Position: Ph.D. Student
Current Institution: MIT
Energy-Efficient Circuits for Computational Photography on Mobile Devices
Computational photography encompasses a wide range of image capture and processing techniques, such as high dynamic range (HDR) imaging, low-light enhancement, image deblurring, panorama stitching and light field photography, that allow users to take photographs that can not be taken by a traditional digital camera. However, most of these techniques have high computational complexity, and existing software-based solutions do not achieve real-time performance and energy efficiency on mobile devices. This work proposes hardware accelerator-based implementations of these algorithms which achieve real-time performance. Additionally, the proposed implementations achieve over two orders of magnitude improvement in energy-efficiency making them suitable for integration into mobile devices.
The first part of this work focuses on deblurring of images degraded by camera shake blur. Removing this blur requires deconvolving the blurred image with a kernel which represents the trajectory of the camera during the exposure. This kernel is typically unknown and needs to be estimated from the blurred image. The estimation is computationally intensive and takes several minutes on a CPU which makes it unsuitable for mobile devices. This work presents the first hardware accelerator for kernel estimation for image deblurring applications. It achieves a 78x reduction in kernel estimation runtime, and a 56x reduction in total deblurring time for a FullHD 1920×1080 image, which enables quick feedback to the user. Configurability in kernel size and number of iterations gives up to 10x energy scalability, allowing the system to trade-off runtime with image quality. The test chip, fabricated in 40 nm CMOS, consumes 105 mJ for kernel estimation running at 83 MHz and 0.9 V, compared to 467J consumed by a CPU.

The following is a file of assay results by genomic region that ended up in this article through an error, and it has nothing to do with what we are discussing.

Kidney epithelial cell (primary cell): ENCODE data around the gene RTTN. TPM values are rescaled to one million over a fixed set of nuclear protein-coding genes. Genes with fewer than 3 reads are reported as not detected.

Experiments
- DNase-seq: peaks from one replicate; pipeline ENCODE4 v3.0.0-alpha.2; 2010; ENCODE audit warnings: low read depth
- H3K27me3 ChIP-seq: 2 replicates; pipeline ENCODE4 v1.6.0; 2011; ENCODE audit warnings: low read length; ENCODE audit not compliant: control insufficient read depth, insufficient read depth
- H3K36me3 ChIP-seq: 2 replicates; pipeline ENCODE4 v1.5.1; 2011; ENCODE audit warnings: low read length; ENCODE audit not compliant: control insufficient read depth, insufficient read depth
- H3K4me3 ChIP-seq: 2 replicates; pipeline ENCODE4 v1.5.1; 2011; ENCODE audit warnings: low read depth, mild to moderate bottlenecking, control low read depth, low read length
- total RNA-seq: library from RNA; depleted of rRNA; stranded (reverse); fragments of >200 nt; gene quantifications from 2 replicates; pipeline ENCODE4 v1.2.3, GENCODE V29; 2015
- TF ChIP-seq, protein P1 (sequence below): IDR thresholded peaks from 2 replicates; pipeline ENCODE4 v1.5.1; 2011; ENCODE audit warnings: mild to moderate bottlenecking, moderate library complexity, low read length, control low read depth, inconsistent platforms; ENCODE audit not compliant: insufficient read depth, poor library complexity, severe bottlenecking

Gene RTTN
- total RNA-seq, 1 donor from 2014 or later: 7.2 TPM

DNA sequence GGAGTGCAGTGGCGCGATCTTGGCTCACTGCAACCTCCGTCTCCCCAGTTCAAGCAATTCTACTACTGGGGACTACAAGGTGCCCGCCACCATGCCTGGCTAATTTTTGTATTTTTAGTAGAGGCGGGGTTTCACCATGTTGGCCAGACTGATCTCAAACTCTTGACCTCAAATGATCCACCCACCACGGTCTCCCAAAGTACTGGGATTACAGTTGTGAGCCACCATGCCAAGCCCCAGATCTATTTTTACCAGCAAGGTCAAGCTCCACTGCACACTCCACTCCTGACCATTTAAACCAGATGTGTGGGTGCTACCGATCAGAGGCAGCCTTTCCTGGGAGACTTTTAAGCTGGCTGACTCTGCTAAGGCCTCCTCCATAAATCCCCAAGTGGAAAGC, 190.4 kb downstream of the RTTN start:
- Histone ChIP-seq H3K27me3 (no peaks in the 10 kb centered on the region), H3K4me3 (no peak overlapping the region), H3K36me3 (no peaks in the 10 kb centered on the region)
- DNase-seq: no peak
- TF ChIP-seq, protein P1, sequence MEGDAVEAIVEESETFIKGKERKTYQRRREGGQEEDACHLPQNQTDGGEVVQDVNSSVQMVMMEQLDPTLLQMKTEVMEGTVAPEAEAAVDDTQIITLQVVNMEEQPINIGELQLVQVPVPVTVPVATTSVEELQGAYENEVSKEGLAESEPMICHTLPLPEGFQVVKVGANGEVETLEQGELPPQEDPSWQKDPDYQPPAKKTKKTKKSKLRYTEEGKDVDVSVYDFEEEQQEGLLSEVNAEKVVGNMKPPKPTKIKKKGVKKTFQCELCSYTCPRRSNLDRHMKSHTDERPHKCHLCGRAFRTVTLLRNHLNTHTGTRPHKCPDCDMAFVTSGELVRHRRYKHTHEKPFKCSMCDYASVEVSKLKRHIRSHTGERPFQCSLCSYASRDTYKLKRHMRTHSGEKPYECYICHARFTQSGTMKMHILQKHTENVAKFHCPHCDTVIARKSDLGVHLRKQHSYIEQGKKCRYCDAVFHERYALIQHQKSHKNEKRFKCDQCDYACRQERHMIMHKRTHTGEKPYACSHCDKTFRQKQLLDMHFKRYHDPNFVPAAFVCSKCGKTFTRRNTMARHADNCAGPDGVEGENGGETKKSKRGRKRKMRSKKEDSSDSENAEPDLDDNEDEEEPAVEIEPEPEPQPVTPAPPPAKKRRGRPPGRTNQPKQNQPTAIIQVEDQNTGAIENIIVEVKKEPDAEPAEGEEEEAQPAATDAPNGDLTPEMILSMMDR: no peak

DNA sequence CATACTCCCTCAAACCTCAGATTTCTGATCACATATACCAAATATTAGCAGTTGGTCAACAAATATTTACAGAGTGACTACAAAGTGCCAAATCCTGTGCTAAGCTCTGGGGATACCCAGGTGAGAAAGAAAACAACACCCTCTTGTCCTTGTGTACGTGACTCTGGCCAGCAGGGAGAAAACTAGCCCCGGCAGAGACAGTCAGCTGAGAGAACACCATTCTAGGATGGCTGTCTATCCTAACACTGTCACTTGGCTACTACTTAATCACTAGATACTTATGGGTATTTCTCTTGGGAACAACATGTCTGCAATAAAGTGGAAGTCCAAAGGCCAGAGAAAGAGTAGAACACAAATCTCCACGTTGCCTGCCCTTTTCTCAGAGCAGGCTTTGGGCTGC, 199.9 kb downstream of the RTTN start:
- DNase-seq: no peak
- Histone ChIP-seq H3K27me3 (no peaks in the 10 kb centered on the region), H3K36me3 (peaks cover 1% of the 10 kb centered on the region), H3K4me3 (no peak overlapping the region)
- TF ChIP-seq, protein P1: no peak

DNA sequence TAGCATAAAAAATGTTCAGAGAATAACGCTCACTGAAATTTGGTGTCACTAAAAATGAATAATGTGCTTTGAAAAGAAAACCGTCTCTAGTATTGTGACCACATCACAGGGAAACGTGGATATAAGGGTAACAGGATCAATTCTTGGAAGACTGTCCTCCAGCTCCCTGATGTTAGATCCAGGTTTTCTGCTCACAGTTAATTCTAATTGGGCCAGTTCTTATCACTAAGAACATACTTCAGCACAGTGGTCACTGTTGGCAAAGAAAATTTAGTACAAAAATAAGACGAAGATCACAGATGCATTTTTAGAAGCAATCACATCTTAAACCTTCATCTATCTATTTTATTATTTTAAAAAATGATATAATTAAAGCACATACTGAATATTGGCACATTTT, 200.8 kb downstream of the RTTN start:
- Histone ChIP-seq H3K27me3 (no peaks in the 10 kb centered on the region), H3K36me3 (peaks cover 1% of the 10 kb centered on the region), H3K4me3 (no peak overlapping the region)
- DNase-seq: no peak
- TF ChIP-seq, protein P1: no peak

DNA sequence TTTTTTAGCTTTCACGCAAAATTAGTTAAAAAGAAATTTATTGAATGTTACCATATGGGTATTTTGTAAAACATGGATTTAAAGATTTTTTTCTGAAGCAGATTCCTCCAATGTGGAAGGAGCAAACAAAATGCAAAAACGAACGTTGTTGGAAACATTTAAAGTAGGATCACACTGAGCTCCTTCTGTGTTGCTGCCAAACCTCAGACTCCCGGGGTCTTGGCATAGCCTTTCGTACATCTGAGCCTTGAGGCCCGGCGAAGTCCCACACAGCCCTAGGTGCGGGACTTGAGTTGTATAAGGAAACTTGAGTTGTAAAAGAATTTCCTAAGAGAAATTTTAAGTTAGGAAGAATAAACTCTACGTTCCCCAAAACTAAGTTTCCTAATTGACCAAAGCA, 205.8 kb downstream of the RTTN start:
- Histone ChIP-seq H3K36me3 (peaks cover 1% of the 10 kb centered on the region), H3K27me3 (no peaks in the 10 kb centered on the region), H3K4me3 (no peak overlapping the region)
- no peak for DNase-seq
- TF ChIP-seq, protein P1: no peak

The second part of this work focuses on the design of a reconfigurable processor for bilateral filtering which is commonly used in computational photography applications. Specifically, the 40 nm CMOS test chip performs HDR imaging, low light enhancement and glare reduction while operating from 98 MHz at 0.9 V to 25 MHz at 0.9 V. It processes 13 megapixels per second while consuming just 17.8 mW at 98 MHz and 0.9 V, achieving significant energy reduction compared to previous CPU/GPU implementations.
These energy-scalable implementations pave the way for efficient integration of computationalphotography algorithms into mobile devices.
Priyanka Raina received a B.Tech. degree in Electrical Engineering from the Indian Institute of Technology (IIT) Delhi in 2011 and an S.M. degree in Electrical Engineering and Computer Science from the Massachusetts Institute of Technology (MIT) in 2013. She is currently a Ph.D. candidate in the Energy-Efficient Circuits and Systems group at MIT, working under the supervision of Prof. Anantha Chandrakasan. She was a graduate research intern at Intel Labs in the summer of 2013, working on the design of a hardware accelerator for real time video enhancement using multi-frame super-resolution. Ms. Raina has received several awards and honors including the Institute Silver Medal for the highest GPA in Electrical Engineering at IIT Delhi and a Gold Medal at the Indian National Chemistry Olympiad. Her research interests include design of energy-efficient circuits for computational photography, computer vision and machine learning applications.